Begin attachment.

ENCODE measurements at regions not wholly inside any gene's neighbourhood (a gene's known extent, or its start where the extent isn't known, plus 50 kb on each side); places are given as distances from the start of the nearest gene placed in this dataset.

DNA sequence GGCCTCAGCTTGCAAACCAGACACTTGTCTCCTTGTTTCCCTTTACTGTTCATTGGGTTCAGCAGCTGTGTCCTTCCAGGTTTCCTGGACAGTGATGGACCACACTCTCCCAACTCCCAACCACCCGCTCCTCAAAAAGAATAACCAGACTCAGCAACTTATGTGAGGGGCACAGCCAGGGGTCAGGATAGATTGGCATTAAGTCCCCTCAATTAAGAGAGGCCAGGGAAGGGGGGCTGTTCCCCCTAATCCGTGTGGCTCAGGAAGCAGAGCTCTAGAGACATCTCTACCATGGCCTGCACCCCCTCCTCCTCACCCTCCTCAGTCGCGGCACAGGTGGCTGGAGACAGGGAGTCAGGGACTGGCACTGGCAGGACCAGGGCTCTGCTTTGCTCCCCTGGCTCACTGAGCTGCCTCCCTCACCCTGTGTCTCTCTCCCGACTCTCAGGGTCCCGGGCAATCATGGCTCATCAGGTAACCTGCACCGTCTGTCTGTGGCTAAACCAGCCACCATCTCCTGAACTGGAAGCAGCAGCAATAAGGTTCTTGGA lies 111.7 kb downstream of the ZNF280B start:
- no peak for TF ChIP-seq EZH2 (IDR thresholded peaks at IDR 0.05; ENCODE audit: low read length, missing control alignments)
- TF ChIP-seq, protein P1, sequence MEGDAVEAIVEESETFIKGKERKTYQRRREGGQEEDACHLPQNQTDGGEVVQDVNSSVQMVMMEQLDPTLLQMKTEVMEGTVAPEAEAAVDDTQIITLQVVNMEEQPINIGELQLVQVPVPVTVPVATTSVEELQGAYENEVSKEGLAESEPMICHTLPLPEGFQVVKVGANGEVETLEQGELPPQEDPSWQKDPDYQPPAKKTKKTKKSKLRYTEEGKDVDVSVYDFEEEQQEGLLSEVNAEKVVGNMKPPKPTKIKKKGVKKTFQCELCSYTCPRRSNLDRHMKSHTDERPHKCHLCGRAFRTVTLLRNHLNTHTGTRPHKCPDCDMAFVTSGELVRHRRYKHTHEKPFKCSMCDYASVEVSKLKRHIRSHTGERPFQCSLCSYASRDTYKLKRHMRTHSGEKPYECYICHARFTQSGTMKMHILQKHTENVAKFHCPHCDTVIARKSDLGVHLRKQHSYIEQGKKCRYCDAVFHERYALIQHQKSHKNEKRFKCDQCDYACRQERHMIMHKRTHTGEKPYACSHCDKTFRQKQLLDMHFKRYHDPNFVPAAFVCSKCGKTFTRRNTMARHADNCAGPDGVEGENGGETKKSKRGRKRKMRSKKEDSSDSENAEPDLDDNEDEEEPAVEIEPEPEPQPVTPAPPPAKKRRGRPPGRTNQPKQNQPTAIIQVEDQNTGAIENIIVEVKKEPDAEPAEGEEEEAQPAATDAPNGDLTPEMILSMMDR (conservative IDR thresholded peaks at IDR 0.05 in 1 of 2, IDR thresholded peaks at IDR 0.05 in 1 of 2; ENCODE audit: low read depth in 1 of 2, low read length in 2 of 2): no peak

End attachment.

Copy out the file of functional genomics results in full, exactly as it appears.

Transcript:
ENCODE measurements at regions not wholly inside any gene's neighbourhood (a gene's known extent, or its start where the extent isn't known, plus 50 kb on each side); places are given as distances from the start of the nearest gene placed in this dataset.

DNA sequence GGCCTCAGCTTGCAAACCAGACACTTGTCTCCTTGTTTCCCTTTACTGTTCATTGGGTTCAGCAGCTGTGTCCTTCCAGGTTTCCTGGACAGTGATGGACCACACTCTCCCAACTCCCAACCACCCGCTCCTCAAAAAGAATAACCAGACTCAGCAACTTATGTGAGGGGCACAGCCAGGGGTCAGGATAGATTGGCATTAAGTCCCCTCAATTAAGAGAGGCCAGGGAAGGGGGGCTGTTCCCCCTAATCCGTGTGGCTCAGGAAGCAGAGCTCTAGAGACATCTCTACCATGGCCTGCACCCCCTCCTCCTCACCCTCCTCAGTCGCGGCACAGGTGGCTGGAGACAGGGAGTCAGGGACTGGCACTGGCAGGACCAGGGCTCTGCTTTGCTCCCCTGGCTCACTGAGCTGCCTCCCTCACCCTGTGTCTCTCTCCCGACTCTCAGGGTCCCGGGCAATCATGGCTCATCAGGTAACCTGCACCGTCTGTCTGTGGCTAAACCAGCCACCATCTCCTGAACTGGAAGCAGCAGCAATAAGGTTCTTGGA lies 111.7 kb downstream of the ZNF280B start:
- no peak for TF ChIP-seq EZH2 (IDR thresholded peaks at IDR 0.05; ENCODE audit: low read length, missing control alignments)
- TF ChIP-seq, protein P1, sequence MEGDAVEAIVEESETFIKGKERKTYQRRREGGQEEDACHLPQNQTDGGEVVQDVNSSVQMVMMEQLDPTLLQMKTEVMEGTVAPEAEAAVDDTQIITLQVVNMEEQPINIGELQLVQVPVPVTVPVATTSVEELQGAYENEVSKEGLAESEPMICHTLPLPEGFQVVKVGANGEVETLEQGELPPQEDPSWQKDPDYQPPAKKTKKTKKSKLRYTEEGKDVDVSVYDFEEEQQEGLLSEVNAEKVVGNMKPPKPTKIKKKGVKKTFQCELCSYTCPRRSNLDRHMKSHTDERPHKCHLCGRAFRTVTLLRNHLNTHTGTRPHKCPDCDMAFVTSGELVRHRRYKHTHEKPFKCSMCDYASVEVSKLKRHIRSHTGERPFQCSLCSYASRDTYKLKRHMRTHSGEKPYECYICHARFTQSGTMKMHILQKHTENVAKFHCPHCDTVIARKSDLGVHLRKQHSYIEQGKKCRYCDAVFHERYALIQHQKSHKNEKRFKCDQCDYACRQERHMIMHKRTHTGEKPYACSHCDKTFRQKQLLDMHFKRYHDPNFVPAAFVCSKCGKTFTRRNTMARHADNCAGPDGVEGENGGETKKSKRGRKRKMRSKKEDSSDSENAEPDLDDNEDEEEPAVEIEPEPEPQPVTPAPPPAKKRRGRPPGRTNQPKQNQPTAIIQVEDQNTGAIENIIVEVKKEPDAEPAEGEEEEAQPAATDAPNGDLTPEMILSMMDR (conservative IDR thresholded peaks at IDR 0.05 in 1 of 2, IDR thresholded peaks at IDR 0.05 in 1 of 2; ENCODE audit: low read depth in 1 of 2, low read length in 2 of 2): no peak